In my humble expert opinion, the Starwood Preferred Guest point is the most valuable point/mile out there, hands down (regardless of what other bloggers think ), so I’d like to dedicate a series of articles on how to maximise the usage of these points. Let’s first talk about the Starwoood program in general, and how to earn Starwood points (including the Starwood American Express card).
Starwood Preferred Guest
So lets back up a bit here, and talk about Starwood in general. Starwood is a hotel chain consisting of certain brands, such as Sheraton, Westin, W, Four Points and a few lesser-known brands. Starwood Preferred Guest is their loyalty program, often abbreviated SPG. As hotel points, generally speaking, are worth less than airline miles, SPG is the exception to this rule. There are a couple of reasons for this:
- SPG points can be used for cash+points redemptions which offer great value (and Starwood counts award nights toward elite qualification requirements)
- They offer a 25% bonus when transferring to airline programs
- They transfer to a wide variety of airline programs from across the globe.
I’ll cover the ways to spend them in the next few posts, but for this one we’re going to focus on the ways to earn points, because you can’t spend them without earning them!
Earning Starwood Points by Staying at Starwood Properties
Of course, the “conventional” way of earning points is to stay at Starwood properties. General members get 2 SPG points per dollar spent, while elites get 3 points per dollar spent. While this isn’t as generous as other chains such which offer up to 10 points per dollar spent, it’s still fairly decent when you factor in the higher value of SPG vs. say Priority Club points.
Earning Starwood Points by Spending on the Starwood Preferred Guest American Express
There’s a reason that I say SPG points are for everyone, not only for Starwood guests, and it’s the Starwood Amex. Sure, if Starwood is your primary hotel chain, then you could get some extra SPG points, but even if you prefer say Priority Club/InterContinental as your main hotel chain, the SPG Amex should still form a part of your wallet.
What does the SPG Amex offer its cardholders? You earn 1 SPG point per dollar spent, and 2 points per dollar at SPG properties. So while that’s another benefit of staying at SPG properties in addition to using the card, just one point per dollar should be enough to make this the go-to card for most people.
Now just 1 point per dollar seems unimpressive, but as I said, the value of SPG points is as lot higher than those of airline miles. Most non-SPG guests would be interested in earning SPG points to convert into airline miles, or using them for cash+points stays at SPG properties (which also count towards elite status). Now, for every 20,000 SPG points converted to airline miles, a 5,000 mile bonus is awarded- therefore the transfer rate is essentially 1:1.25. There are two notable exceptions, firstly United/Continental miles are only transfered at half the rate, which makes it uncompetitive for UA transfers (though other partners such as US Airways allow for easy Star Alliance awards). The second fact is that points to LAN transfer at a 1:2 ratio (or 2:5 including the bonus), and this is one of the real gems of the program which I will discuss in more detail in the next posts.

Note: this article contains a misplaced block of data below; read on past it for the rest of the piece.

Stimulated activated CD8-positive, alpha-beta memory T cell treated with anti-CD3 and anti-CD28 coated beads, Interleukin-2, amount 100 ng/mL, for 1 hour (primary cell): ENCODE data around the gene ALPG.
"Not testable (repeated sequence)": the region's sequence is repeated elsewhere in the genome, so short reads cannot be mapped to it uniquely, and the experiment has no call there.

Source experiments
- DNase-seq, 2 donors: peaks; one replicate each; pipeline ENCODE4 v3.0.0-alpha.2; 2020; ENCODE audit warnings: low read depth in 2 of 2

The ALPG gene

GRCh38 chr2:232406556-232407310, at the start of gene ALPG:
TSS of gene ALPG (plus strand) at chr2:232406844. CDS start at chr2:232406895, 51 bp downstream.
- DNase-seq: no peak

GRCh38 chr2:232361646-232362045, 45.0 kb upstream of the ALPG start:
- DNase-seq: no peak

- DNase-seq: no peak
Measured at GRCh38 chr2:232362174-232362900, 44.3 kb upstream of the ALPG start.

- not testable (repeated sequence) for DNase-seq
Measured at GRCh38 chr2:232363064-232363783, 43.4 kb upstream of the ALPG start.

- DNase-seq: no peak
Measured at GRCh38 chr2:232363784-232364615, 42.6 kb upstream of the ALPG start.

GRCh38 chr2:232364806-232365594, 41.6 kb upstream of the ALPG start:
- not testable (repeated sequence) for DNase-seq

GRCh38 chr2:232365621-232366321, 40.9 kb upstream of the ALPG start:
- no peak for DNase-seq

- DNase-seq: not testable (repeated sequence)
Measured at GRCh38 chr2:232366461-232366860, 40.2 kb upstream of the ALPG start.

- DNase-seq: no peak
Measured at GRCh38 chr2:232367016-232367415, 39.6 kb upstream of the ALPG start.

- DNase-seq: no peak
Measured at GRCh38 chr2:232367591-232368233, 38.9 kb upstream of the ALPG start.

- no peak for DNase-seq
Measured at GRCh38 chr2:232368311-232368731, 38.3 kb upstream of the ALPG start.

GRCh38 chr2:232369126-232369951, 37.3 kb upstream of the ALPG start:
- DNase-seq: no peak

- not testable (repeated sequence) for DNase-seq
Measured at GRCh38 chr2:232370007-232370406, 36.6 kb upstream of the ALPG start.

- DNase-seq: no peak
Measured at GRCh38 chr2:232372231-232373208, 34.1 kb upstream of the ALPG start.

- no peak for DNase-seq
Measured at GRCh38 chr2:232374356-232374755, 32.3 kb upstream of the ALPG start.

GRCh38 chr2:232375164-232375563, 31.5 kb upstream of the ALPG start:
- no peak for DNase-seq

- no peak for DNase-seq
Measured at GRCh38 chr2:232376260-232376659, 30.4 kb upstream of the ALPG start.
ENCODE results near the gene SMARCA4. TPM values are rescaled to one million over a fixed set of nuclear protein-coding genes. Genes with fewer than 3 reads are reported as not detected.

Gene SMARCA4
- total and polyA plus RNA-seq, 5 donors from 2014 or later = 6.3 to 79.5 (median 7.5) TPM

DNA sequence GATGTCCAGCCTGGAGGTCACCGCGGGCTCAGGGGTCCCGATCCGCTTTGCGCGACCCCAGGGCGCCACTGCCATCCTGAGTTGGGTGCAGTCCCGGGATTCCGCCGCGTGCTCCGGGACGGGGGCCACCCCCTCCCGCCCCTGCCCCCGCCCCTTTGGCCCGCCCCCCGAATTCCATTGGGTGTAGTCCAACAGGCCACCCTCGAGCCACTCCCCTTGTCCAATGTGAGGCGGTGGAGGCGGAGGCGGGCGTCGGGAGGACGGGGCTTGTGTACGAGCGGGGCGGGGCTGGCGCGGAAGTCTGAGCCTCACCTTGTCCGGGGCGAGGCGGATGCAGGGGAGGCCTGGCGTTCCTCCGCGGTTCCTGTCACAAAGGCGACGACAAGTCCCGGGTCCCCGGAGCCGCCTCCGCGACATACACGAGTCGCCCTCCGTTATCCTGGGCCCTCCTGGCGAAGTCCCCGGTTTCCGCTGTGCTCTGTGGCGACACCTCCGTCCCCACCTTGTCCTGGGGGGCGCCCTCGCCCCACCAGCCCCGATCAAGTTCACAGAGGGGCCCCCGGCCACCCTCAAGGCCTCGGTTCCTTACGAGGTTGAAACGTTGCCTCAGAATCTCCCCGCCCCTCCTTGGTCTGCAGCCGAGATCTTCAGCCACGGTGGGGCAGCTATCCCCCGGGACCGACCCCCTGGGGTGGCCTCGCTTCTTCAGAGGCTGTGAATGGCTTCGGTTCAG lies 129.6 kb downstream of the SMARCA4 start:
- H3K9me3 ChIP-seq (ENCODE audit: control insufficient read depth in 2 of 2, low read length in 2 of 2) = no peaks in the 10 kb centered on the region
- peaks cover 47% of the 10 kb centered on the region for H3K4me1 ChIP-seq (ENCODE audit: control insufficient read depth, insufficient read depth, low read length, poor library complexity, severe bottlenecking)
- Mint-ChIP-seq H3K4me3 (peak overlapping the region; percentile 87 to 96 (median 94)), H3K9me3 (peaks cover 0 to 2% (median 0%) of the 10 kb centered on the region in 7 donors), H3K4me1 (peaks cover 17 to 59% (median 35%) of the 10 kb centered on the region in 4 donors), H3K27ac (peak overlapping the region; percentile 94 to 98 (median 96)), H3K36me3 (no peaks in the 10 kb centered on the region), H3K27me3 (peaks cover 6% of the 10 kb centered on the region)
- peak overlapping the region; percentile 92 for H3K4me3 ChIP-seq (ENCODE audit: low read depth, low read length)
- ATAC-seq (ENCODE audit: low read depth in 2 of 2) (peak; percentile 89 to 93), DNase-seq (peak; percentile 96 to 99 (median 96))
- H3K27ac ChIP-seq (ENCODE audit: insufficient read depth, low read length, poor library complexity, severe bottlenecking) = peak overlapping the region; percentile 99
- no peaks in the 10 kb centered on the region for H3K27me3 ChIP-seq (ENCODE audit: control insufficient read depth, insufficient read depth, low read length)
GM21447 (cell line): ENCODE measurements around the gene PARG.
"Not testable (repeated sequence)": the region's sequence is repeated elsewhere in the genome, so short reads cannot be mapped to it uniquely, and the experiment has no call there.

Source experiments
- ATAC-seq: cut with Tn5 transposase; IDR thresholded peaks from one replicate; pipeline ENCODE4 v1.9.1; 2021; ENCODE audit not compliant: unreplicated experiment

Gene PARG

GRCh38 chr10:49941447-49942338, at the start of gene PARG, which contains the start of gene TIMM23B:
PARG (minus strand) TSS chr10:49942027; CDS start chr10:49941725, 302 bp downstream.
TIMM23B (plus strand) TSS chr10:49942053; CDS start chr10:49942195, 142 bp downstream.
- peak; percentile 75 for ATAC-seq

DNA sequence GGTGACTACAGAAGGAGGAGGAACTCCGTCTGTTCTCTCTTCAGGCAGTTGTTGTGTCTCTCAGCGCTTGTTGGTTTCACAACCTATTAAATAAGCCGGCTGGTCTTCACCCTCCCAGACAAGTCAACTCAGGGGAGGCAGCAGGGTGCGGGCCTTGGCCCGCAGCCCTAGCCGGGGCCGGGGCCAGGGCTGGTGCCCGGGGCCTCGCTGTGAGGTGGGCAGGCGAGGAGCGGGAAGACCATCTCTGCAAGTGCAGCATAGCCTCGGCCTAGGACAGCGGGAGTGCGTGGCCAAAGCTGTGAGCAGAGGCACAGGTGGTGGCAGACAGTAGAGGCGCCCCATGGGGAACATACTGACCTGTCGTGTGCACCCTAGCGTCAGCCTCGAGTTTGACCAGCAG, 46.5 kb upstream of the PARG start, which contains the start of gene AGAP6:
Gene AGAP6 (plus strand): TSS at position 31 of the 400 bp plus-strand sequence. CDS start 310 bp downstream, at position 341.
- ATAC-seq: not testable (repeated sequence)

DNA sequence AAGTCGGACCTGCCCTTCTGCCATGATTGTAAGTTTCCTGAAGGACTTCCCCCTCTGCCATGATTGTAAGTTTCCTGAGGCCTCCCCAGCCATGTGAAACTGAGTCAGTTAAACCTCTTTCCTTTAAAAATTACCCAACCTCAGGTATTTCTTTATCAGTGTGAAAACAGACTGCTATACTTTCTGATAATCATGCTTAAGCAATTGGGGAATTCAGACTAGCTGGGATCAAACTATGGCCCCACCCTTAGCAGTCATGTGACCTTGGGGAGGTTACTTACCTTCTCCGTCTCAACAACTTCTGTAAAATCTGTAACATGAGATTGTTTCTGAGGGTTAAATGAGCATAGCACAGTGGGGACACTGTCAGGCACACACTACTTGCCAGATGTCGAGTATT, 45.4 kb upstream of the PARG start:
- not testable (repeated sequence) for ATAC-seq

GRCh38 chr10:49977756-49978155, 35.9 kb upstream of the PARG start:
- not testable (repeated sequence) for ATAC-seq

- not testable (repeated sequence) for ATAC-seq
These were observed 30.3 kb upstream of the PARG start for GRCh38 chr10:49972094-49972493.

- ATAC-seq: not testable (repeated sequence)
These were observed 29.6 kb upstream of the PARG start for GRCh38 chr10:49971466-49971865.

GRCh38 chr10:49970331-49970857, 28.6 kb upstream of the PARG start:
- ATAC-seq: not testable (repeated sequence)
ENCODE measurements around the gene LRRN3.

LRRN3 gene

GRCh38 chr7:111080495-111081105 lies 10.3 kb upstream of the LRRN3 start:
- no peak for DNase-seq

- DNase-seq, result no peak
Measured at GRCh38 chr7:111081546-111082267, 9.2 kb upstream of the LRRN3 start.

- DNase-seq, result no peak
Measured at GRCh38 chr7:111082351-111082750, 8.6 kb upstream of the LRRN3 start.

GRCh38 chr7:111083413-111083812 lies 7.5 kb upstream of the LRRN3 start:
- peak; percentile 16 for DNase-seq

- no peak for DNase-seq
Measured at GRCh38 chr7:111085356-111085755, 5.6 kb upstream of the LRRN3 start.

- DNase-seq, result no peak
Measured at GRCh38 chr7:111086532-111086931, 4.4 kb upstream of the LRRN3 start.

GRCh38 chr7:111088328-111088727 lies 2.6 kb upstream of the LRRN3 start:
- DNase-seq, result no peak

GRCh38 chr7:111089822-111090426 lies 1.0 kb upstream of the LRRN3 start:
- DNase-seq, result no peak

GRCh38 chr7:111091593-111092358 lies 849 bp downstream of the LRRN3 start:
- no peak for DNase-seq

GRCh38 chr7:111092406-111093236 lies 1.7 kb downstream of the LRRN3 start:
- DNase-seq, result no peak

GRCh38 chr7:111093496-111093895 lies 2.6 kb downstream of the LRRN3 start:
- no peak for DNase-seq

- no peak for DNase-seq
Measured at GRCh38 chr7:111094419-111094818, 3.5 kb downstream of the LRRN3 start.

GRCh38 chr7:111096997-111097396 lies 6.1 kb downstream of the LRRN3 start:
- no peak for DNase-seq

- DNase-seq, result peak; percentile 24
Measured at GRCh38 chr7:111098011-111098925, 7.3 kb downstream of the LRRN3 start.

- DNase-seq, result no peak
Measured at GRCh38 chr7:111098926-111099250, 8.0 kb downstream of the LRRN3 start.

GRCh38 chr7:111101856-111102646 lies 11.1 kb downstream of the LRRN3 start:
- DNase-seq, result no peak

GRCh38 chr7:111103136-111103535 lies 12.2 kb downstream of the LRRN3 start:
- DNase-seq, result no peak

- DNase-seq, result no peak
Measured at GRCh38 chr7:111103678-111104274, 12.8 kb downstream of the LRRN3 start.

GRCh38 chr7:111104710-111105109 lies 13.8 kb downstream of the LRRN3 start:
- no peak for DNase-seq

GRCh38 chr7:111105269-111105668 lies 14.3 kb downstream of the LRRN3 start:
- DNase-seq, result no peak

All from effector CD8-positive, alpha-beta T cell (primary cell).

While the SPG Amex is a great card, there are certain situations that probably means that it would be better to put the spend on another card, most notable card that offer bonus points for certain types of spending, such as airfare or dining (the SPG Amex offers no bonuses outside of 2x points for SPG spend). I’ll break down the recommended cards for each type of spending.
Alternative Credit Cards to the Starwood Amex
- The American Express Premier Rewards Gold Card- Offers 3 Membership Rewards points per dollar spent on airfare. Despite Membership Rewards points being massively devalued, they still be can transferred to Delta, Air Canada and ANA among others. A 15,000 point bonus applies for $30,000 spend, which is probably too steep for most people- though 3 points per dollar spent is still a great deal, and despite charging fuel surcharges, both ANA and Aeroplan offer very reasonable mileage charges for international business class awards. Membership Rewards points can also be transferred to SPG at a 1:3 ratio, so for only one SPG point per dollar spent on airfare, it really isn’t worth it.
- The Chase Sapphire Preferred Visa Card- Offers 2 Chase Ultimate Rewards points per dollar spent on travel and dining, and one point on all other spend, as well as a 50,000 sign up bonus. They also offer a 7% points dividend on all points earned, including the sign up bonus, resulting in an actual sign up bonus of 53500 points and 2.14 points per dollar spent on dining and travel. Chase UR points transfer primarily to United/Continental, as well as other programs such as Hyatt or British Airways. This is a good card for all travel (non-airfare), including non-SPG hotel stays, as well as all dining spend.
- All spend at SPG properties (including cash components of cash+points redemptions), and all other non-travel, non-dining spend should go on the SPG American Express.
One of the major “rules of thumb” that applies to all points with transfer partners is that one should never transfer their points unless you are planning to redeem an award in the immediate future. One of the main benefits of SPG (and Chase UR and Amex MR) is that the large number of transfer partners, and this flexibility is lost when one transfers to another program.
So there you have it… the comprehensive guide to earning Starwood points. In the next few posts, I’ll cover the best ways to make the most of these points.